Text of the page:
We've posted a fair amount recently about the charter school situation in Richmond. At first glance, it may seem as if it is a local issue, not much of a statewide concern. But as we pointed out yesterday, reform must start somewhere, and right now a crucial battle with statewide implications is starting in the capital city. The implications for Virginia's urban centers are even more pronounced: If people from all political sides agree education is key for a stable, productive life, especially for those raised in less than ideal neighborhoods, how will they ever get those opportunities if our lawmakers do not provide the alternatives and solutions to such a transparently broken system? As we announced in July, we've joined a new coalition, School Choice Virginia, headed by Delegate Chris Saxman (R-20, Staunton) to try to bring significant improvement to public education in Virginia. Another organization committed to this is Tertium Quids, which provides a lot of intellectual fire power on this and many other reform issues. Yesterday, on its blog, it announced that it will host a very informative live Internet radio interview with school choice expert Adam Schaeffer of the Cato Institute, who also is senior fellow on education reform at the Virginia Institute for Public Policy.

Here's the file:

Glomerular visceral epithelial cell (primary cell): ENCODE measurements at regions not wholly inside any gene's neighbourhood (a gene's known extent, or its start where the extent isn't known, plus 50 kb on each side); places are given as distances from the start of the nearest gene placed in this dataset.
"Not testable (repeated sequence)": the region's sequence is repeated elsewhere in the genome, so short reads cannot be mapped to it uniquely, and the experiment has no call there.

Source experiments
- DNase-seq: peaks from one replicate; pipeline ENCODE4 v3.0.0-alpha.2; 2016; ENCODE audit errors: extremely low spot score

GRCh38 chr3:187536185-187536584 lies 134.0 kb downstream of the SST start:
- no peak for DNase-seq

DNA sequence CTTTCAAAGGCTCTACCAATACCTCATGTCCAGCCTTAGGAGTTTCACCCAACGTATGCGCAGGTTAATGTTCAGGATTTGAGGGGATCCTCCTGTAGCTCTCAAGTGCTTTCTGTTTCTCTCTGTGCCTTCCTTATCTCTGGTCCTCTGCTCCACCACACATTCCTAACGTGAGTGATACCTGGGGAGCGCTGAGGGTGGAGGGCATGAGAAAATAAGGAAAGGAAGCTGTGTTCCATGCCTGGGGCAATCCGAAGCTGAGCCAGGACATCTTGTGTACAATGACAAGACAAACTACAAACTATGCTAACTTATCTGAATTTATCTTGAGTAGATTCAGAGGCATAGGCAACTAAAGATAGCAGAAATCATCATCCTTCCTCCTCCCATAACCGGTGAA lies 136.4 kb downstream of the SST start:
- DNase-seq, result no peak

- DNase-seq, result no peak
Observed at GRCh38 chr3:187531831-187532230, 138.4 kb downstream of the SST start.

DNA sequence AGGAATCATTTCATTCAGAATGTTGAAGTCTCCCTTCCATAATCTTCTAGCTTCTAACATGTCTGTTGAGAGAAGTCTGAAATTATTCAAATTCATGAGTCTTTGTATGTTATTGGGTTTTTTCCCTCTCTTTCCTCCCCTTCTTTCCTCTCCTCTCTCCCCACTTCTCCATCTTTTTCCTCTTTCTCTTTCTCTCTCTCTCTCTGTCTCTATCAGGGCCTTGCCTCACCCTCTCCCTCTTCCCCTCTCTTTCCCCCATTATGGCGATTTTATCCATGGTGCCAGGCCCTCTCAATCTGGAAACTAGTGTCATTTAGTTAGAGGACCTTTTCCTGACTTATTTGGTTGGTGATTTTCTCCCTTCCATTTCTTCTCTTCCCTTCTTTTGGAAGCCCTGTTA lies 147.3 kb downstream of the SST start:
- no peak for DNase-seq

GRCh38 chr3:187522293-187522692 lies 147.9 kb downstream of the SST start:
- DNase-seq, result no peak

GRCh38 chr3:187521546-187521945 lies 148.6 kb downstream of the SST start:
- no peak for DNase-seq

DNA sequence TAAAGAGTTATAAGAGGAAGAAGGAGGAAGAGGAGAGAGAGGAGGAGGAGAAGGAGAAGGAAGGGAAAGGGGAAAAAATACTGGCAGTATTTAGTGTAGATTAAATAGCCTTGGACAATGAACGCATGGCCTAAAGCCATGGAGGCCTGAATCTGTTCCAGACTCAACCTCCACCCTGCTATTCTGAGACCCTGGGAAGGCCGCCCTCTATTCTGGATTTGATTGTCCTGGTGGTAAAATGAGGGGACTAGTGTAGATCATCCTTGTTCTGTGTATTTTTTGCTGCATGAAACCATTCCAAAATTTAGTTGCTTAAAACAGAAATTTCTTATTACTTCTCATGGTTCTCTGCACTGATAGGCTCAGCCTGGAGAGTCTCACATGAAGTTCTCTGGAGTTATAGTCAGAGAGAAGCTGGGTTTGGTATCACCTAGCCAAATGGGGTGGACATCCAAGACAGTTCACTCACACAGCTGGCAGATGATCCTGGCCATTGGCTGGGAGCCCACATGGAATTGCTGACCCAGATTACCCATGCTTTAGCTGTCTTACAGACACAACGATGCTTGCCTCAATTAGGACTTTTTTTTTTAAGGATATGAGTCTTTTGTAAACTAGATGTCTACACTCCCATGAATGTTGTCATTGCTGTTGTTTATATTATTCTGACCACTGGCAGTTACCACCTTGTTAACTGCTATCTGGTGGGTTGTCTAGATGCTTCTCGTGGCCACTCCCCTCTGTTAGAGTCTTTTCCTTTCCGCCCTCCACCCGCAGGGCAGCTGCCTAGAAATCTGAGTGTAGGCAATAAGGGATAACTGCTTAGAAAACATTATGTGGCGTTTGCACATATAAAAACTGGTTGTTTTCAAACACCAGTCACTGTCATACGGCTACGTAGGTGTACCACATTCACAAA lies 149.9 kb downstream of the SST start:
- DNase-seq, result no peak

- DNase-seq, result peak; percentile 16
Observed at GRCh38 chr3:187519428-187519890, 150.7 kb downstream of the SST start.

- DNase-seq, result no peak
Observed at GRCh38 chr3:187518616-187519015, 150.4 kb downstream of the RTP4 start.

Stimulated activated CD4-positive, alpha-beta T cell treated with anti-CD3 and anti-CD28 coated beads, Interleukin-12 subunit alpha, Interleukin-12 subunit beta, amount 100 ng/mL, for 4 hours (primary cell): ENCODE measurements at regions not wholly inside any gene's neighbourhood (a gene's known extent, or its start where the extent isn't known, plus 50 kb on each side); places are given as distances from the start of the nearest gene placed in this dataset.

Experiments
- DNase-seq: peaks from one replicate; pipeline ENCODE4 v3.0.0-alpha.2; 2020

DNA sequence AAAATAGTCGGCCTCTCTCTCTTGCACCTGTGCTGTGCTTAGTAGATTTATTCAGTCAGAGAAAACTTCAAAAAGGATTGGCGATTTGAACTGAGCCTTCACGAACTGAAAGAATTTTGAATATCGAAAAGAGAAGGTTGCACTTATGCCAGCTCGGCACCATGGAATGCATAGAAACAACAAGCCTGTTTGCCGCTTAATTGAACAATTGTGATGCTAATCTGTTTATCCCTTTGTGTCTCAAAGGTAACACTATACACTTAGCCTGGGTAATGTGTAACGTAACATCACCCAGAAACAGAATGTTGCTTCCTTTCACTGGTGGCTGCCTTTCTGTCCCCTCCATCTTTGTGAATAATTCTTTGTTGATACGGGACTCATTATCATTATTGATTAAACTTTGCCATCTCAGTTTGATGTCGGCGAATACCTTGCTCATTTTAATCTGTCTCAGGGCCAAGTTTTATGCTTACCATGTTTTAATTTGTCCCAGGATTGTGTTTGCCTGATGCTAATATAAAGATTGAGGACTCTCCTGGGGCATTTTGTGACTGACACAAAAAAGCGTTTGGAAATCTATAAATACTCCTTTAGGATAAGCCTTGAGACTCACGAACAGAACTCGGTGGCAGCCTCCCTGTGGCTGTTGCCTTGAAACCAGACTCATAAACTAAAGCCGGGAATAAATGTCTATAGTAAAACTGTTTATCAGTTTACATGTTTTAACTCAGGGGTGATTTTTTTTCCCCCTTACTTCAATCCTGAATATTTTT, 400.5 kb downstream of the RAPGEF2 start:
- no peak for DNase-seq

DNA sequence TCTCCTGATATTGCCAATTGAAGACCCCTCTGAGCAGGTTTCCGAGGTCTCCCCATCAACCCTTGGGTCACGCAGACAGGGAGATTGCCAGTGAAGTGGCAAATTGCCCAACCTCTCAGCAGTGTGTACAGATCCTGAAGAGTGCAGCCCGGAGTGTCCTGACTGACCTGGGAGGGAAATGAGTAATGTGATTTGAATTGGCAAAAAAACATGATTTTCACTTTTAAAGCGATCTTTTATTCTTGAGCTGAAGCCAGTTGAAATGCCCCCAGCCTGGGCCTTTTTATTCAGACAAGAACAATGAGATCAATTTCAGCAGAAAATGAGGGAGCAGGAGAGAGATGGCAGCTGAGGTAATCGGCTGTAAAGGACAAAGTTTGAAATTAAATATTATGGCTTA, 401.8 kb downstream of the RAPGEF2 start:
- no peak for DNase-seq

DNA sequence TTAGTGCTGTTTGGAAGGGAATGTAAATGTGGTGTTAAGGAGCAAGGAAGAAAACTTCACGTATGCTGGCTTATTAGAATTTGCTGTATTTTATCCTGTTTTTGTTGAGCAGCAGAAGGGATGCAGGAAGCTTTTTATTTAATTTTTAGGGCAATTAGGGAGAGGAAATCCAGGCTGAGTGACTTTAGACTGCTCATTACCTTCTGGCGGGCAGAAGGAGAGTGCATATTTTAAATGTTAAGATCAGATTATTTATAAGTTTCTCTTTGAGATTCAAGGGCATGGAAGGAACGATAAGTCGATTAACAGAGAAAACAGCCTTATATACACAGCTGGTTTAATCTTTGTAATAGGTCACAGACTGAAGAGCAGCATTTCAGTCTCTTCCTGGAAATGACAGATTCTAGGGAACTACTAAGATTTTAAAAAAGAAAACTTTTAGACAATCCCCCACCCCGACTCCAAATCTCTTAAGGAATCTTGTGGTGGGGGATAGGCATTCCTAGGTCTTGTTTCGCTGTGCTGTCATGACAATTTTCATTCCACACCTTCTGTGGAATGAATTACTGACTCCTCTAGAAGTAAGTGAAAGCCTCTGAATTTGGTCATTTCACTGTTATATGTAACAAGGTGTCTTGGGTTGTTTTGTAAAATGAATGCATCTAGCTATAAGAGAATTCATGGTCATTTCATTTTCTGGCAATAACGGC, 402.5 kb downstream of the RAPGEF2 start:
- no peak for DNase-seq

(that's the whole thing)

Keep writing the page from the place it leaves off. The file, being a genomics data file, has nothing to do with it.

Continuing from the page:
The interview is set for Tuesday, September 23, at 10:00 a.m. (read more here). Tertium Quids blogger-in-chief Norman Leahy will ask the questions, especially in the areas of, according to Leahy's post yesterday, "where the movement stands, what needs to happen next, and the best strategies, policies and arguments choice advocates can use to achieve success." All of which is valuable information as we see first hand the obstructionist tactics by Richmond's educrats who are trying to keep out an alternative from their monopoly despite the overwhelming support from Richmond parents and school neighbors.
The Webcast is a call in show and listener input is welcome. Interested people can also e-mail Leahy at email@example.com to have their questions asked on the air. If form holds, TQ will archive the interview for those who can't listen to it live. We hope you take the opportunity to further learn about such an important and transcendent issue.